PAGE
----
[ANALYSIS] What really happened in Turkey’s local elections – in numbers

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25 years ago, when Recep Tayyip Erdoğan was elected as mayor of İstanbul.

Twenty-five years ago two young Islamist party candidates defied all odds and became the mayors-elect of Turkey’s two largest cities, İstanbul and Ankara. The success of the now-closed Welfare Party (RP) in the 1994 local elections paved the way for its success in the 1995 general election, making the RP the most popular Islamist party in Turkey’s history, with over 20 percent support. However, RP leader Necmettin Erbakan’s journey of glory was going to be disrupted by a military intervention three years later.

One of those young mayors, Recep Tayyip Erdoğan of İstanbul, has managed to make his way to the top, becoming the country’s first president with vast executive powers after a change in the system of governance in a narrowly backed 2017 referendum, while the other, Melih Gökçek of Ankara, remained mayor of the Turkish capital until his resignation that same year.

After the 2019 local elections, in which the ruling party lost İstanbul and Ankara in the initial vote count, many Turkey experts, observers, politicians and journalists recalled those days. A few courageously claimed that a shift in power was on the way.

Anyone who can read the numbers might easily assume that there is indeed a shift in power under way, but then it must be asked: Is it the end of President Erdoğan’s regime?

What is AKP’s share in reality?

According to the state-run Anadolu news agency, the ruling Justice and Development Party (AKP) garnered over 44 percent of the vote across the country; however, the number is deceiving because the AKP partnered with the Nationalist Movement Party in dozens of cities, especially in three big metropolises. Therefore, the AKP’s so-called vote, just over 44 percent, contains a significant number of votes from MHP supporters.

Seyfettin Gürsel, a Turkish academic and columnist, wrote that in 24 provinces, where the AKP and MHP were not allies but competitors, the latter increased its support from 18.2 percent to 27.9 percent compared to last year’s general election, while the former plunged from 48.8 percent to 37.8 percent.

Gürsel speculates that Turkish voters have indeed changed course from the AKP to other parties, but the new direction differs in various regions. In the Central Anatolian and middle Black Sea regions, disgruntled AKP voters cast ballots for the MHP, but in the Southeast they went for the Kurdish opposition.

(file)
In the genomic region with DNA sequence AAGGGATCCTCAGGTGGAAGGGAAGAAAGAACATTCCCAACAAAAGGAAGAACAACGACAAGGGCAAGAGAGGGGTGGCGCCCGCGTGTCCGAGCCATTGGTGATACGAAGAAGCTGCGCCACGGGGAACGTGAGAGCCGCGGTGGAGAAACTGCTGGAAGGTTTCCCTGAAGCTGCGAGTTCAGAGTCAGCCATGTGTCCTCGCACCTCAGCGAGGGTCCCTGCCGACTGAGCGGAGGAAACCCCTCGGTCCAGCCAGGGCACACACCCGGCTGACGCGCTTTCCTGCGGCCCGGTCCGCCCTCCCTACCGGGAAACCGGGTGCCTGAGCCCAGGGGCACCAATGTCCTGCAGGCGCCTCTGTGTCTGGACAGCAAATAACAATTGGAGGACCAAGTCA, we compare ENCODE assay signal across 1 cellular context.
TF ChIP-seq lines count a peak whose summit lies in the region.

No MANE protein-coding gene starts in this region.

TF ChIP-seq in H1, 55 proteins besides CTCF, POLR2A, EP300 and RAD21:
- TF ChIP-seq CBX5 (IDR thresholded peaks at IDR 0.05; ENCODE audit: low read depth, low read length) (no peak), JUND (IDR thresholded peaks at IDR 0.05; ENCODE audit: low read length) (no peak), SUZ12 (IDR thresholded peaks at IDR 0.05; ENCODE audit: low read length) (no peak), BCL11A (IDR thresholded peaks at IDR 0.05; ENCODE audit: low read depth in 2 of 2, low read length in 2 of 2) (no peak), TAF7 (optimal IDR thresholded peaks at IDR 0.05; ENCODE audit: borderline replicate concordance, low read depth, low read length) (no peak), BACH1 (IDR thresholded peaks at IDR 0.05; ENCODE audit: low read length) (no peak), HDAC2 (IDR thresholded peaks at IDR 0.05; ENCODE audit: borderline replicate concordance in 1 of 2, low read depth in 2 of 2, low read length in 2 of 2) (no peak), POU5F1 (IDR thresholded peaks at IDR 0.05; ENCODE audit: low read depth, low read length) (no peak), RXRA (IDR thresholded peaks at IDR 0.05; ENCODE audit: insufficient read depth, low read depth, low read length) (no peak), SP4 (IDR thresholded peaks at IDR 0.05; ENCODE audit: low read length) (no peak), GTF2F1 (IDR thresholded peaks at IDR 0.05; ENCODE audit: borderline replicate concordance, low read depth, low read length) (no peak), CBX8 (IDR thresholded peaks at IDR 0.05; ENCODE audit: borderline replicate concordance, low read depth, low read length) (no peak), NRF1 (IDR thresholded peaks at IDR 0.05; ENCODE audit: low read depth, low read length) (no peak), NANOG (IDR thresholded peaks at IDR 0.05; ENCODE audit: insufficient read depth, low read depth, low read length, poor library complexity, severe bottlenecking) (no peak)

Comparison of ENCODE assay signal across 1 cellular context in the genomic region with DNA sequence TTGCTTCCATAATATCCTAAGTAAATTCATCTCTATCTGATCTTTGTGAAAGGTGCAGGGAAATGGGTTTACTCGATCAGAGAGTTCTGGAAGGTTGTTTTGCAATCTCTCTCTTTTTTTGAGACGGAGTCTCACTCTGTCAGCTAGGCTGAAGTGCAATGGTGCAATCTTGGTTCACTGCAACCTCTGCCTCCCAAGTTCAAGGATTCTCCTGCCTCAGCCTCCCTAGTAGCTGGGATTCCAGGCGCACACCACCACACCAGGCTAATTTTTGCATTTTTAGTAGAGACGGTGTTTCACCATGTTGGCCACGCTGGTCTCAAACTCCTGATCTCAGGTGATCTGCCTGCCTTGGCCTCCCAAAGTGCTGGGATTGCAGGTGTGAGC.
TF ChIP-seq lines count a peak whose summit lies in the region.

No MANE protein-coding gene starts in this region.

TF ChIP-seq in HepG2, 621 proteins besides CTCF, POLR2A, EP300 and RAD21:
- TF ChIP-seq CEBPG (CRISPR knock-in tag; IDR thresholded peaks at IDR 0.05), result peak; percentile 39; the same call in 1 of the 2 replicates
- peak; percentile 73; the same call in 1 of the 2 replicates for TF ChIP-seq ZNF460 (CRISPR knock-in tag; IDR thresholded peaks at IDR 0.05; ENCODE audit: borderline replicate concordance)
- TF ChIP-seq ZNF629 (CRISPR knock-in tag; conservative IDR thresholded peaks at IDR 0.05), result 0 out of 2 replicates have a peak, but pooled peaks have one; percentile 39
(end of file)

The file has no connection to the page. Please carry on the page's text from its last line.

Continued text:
In central Anatolia

Another two examples are from AKP strongholds Konya and Kayseri. In the 2014 local elections, the AKP garnered the support of around 65 percent in Konya. The MHP got 18 percent that year. While together they were able to reach 83 percent, in the 2019 local elections the AKP-MHP alliance received only 70.53 percent of the vote. In last year’s general election, their cumulative vote in Konya was 76 percent. Interestingly, their opponents’ share did not change much, remaining at near 20 percent in total.

The same pattern can be observed in Kayseri as well. While they had in total some 85 percent in the 2014 local elections in this Central Anatolian city, the AKP-MHP alliance could only win 63 percent of the vote in Sunday’s polls. A significant factor here was the İYİ (Good) Party, which broke off from the MHP after a 2017 referendum. This nationalist, right-wing party allied with Republican People’s Party (CHP) garnered more than 30 percent in Kayseri.

Nationalists on the rise

Polling expert Özer Sancar predicted before the local elections that the MHP grass roots might be reluctant to support AKP candidates in cities where these two parties were allied. His prediction may explain the plunge in Konya and Kayseri votes, but it’s not enough, obviously.

On the other hand, despite forming an alliance in more than 50 cities, the MHP competed with and outperformed the AKP in nine cities, one of which was Karaman, where the AKP had over 50 percent support in the 2014 local elections. Let’s remember, in last year’s presidential and parliamentary elections, although their alliance managed to attract some 52 percent support, it was the MHP that increased its support, while the AKP suffered a decline.

Public backlash over economy

A look at the metropolises, especially the six largest cities in Turkey, namely, İstanbul, Ankara, İzmir, Bursa, Antalya and Adana, clearly indicates that the AKP-MHP alliance also suffered from a public backlash stemming from a poor economy. According to the unofficial results, in five of these big cities the opposition alliance, CHP-İYİ Party, won the local elections. Although İzmir has always been a stronghold for the CHP, in İstanbul, Ankara, Antalya and Adana the municipalities changed hands.

Turkey went into a spiral of rising inflation and high interest rates after a currency crisis last summer, causing skyrocketing prices for everyday goods. Following a global financial crisis, which according to Erdoğan had a limited effect on Turkey, in the 2009 local elections the AKP had also faced an 8 percent decrease in nationwide votes, garnering only 38 percent and losing important mayoral posts in Antalya, Mersin and Adana.

In other words, when the main concern of Turkish citizens is the economy, support for the ruling party diminishes.

However, President Erdoğan still has the charisma to win a referendum or election that could threaten his status. Only clever management of municipalities in Turkey’s largest cities can break the spell in the long run, and that is why Erdoğan’s AKP will press harder to change the results in İstanbul, and even aim to undermine new mayors’ authorities at office.

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